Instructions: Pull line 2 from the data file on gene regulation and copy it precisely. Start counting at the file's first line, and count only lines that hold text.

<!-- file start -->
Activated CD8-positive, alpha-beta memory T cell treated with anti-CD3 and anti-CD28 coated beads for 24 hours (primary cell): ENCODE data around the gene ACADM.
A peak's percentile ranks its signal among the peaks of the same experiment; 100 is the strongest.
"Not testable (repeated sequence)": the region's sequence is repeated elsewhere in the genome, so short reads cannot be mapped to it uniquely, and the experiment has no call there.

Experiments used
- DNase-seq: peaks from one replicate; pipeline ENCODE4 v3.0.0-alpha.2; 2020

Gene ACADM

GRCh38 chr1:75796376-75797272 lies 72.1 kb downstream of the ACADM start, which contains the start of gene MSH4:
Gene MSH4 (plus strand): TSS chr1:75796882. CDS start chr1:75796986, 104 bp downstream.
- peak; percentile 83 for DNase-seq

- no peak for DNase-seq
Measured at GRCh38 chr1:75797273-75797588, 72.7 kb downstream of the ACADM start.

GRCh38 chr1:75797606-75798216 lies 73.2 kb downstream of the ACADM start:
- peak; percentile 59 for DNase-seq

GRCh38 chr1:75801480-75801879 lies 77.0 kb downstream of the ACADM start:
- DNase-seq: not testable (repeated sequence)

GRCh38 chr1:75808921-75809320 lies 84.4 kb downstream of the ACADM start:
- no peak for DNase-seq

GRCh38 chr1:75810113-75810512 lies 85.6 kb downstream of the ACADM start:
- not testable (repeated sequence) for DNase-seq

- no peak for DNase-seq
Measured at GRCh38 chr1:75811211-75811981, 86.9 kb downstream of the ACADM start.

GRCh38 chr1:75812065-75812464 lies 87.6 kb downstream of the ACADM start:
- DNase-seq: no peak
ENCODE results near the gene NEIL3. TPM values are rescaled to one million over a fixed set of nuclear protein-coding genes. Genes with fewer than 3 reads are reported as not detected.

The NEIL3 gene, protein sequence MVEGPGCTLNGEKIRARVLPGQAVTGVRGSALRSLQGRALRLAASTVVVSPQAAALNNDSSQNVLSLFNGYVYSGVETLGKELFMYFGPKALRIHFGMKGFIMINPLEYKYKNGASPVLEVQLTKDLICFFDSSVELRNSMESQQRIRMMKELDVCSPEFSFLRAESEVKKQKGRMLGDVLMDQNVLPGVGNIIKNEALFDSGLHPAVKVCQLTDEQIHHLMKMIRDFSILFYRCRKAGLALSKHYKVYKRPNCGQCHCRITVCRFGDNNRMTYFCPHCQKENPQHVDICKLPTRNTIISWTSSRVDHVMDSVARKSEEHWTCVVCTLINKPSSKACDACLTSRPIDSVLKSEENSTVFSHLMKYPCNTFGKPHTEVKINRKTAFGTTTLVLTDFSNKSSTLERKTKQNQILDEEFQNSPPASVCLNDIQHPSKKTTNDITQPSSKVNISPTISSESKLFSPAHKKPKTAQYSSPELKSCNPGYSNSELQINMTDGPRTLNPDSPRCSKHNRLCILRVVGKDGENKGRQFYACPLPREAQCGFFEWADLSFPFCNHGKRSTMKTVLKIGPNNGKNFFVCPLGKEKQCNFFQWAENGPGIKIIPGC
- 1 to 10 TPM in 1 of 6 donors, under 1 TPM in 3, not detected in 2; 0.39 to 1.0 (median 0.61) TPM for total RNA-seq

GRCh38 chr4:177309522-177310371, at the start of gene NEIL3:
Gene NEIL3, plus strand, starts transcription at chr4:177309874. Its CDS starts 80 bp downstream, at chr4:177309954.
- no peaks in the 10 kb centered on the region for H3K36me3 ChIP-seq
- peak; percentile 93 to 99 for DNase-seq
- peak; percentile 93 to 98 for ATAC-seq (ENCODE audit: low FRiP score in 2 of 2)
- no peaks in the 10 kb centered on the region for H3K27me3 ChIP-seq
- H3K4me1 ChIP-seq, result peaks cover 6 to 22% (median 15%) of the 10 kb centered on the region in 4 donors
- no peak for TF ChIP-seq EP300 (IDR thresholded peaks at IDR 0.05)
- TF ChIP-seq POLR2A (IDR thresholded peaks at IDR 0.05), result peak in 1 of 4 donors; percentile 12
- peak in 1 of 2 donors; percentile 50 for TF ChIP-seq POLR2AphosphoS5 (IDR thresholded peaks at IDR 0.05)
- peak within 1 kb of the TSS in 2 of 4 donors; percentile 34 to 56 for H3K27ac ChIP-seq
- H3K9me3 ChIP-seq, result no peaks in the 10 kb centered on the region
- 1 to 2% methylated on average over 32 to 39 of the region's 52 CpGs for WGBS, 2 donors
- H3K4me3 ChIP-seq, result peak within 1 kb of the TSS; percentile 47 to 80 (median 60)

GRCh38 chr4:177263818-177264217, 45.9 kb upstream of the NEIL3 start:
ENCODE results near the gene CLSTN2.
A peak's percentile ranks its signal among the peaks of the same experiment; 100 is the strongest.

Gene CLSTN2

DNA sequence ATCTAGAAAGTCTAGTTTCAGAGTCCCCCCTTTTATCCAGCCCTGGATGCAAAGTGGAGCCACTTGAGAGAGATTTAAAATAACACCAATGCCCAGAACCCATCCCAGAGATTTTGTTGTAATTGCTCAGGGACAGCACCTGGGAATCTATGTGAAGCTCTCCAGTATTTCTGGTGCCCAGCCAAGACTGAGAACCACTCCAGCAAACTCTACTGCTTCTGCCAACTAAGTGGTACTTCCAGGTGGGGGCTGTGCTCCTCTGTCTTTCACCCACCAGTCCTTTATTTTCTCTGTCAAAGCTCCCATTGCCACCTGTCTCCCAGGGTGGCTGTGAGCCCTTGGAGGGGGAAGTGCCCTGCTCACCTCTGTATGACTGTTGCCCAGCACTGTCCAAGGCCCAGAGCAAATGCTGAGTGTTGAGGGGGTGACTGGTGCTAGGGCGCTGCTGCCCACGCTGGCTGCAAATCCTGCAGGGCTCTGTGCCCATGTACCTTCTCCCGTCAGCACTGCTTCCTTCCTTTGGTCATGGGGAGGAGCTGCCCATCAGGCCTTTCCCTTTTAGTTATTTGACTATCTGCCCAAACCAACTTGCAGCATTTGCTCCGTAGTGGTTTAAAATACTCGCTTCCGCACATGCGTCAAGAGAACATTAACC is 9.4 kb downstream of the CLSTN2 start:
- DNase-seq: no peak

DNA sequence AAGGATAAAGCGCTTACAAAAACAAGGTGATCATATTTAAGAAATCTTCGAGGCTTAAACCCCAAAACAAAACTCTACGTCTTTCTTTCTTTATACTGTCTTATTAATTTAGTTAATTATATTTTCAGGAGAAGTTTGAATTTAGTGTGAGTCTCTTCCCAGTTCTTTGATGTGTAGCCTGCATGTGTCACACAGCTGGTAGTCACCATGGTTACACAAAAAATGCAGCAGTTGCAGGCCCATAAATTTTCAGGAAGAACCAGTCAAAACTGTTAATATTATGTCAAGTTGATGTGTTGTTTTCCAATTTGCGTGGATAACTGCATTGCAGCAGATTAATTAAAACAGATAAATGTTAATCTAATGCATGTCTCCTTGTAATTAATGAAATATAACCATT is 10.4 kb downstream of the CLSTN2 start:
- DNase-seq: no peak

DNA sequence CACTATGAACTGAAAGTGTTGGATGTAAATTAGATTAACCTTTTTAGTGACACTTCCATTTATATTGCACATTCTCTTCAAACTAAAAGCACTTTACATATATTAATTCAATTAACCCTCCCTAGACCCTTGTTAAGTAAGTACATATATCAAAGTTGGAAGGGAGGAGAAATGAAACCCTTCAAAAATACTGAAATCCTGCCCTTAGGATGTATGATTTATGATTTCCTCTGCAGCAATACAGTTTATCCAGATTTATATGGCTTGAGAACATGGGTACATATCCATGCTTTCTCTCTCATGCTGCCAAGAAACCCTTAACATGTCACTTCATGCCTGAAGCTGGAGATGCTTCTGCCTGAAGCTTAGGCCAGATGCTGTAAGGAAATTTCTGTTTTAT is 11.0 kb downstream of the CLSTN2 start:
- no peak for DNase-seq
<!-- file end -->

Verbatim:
A peak's percentile ranks its signal among the peaks of the same experiment; 100 is the strongest.